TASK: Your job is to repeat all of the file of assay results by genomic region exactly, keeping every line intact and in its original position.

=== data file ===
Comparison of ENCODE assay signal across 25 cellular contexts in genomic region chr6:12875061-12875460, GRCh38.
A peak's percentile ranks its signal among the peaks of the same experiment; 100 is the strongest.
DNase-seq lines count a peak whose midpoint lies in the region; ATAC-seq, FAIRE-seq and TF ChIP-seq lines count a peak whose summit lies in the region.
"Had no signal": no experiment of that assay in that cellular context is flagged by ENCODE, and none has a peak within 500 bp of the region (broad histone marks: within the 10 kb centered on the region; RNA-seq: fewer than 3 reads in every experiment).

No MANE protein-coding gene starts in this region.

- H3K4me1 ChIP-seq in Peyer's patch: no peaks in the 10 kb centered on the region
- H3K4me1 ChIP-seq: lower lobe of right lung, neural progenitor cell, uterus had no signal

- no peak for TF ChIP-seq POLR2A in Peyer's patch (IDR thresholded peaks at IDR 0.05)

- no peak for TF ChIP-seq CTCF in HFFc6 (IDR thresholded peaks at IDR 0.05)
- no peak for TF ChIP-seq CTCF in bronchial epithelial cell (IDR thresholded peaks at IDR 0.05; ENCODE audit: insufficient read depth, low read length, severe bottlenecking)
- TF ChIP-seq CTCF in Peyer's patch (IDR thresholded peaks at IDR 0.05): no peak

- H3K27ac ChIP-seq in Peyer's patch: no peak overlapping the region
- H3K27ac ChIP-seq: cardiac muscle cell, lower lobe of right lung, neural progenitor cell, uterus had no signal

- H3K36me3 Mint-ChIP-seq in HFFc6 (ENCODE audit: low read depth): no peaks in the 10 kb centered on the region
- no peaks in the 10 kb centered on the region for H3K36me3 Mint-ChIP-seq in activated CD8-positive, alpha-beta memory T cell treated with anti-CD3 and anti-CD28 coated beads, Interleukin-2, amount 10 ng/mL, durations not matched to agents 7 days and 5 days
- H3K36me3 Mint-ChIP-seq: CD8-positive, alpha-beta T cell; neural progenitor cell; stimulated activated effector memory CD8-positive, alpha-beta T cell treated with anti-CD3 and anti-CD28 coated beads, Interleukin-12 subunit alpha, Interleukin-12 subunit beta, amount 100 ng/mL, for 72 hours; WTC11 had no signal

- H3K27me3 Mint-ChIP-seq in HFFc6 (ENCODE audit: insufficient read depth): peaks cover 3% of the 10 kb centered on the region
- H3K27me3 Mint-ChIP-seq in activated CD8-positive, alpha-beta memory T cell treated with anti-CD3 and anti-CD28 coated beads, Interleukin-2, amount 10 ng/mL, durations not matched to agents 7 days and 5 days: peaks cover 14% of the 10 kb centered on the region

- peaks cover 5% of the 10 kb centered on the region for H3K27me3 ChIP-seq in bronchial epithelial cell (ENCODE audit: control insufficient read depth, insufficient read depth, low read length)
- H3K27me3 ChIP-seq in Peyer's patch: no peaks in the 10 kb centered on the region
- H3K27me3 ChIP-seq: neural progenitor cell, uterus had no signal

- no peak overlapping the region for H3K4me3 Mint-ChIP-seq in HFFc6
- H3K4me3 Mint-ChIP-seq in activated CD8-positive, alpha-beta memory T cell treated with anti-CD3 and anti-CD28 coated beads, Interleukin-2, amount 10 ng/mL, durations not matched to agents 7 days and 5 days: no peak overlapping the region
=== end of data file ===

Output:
Comparison of ENCODE assay signal across 25 cellular contexts in genomic region chr6:12875061-12875460, GRCh38.
A peak's percentile ranks its signal among the peaks of the same experiment; 100 is the strongest.
DNase-seq lines count a peak whose midpoint lies in the region; ATAC-seq, FAIRE-seq and TF ChIP-seq lines count a peak whose summit lies in the region.
"Had no signal": no experiment of that assay in that cellular context is flagged by ENCODE, and none has a peak within 500 bp of the region (broad histone marks: within the 10 kb centered on the region; RNA-seq: fewer than 3 reads in every experiment).

No MANE protein-coding gene starts in this region.

- H3K4me1 ChIP-seq in Peyer's patch: no peaks in the 10 kb centered on the region
- H3K4me1 ChIP-seq: lower lobe of right lung, neural progenitor cell, uterus had no signal

- no peak for TF ChIP-seq POLR2A in Peyer's patch (IDR thresholded peaks at IDR 0.05)

- no peak for TF ChIP-seq CTCF in HFFc6 (IDR thresholded peaks at IDR 0.05)
- no peak for TF ChIP-seq CTCF in bronchial epithelial cell (IDR thresholded peaks at IDR 0.05; ENCODE audit: insufficient read depth, low read length, severe bottlenecking)
- TF ChIP-seq CTCF in Peyer's patch (IDR thresholded peaks at IDR 0.05): no peak

- H3K27ac ChIP-seq in Peyer's patch: no peak overlapping the region
- H3K27ac ChIP-seq: cardiac muscle cell, lower lobe of right lung, neural progenitor cell, uterus had no signal

- H3K36me3 Mint-ChIP-seq in HFFc6 (ENCODE audit: low read depth): no peaks in the 10 kb centered on the region
- no peaks in the 10 kb centered on the region for H3K36me3 Mint-ChIP-seq in activated CD8-positive, alpha-beta memory T cell treated with anti-CD3 and anti-CD28 coated beads, Interleukin-2, amount 10 ng/mL, durations not matched to agents 7 days and 5 days
- H3K36me3 Mint-ChIP-seq: CD8-positive, alpha-beta T cell; neural progenitor cell; stimulated activated effector memory CD8-positive, alpha-beta T cell treated with anti-CD3 and anti-CD28 coated beads, Interleukin-12 subunit alpha, Interleukin-12 subunit beta, amount 100 ng/mL, for 72 hours; WTC11 had no signal

- H3K27me3 Mint-ChIP-seq in HFFc6 (ENCODE audit: insufficient read depth): peaks cover 3% of the 10 kb centered on the region
- H3K27me3 Mint-ChIP-seq in activated CD8-positive, alpha-beta memory T cell treated with anti-CD3 and anti-CD28 coated beads, Interleukin-2, amount 10 ng/mL, durations not matched to agents 7 days and 5 days: peaks cover 14% of the 10 kb centered on the region

- peaks cover 5% of the 10 kb centered on the region for H3K27me3 ChIP-seq in bronchial epithelial cell (ENCODE audit: control insufficient read depth, insufficient read depth, low read length)
- H3K27me3 ChIP-seq in Peyer's patch: no peaks in the 10 kb centered on the region
- H3K27me3 ChIP-seq: neural progenitor cell, uterus had no signal

- no peak overlapping the region for H3K4me3 Mint-ChIP-seq in HFFc6
- H3K4me3 Mint-ChIP-seq in activated CD8-positive, alpha-beta memory T cell treated with anti-CD3 and anti-CD28 coated beads, Interleukin-2, amount 10 ng/mL, durations not matched to agents 7 days and 5 days: no peak overlapping the region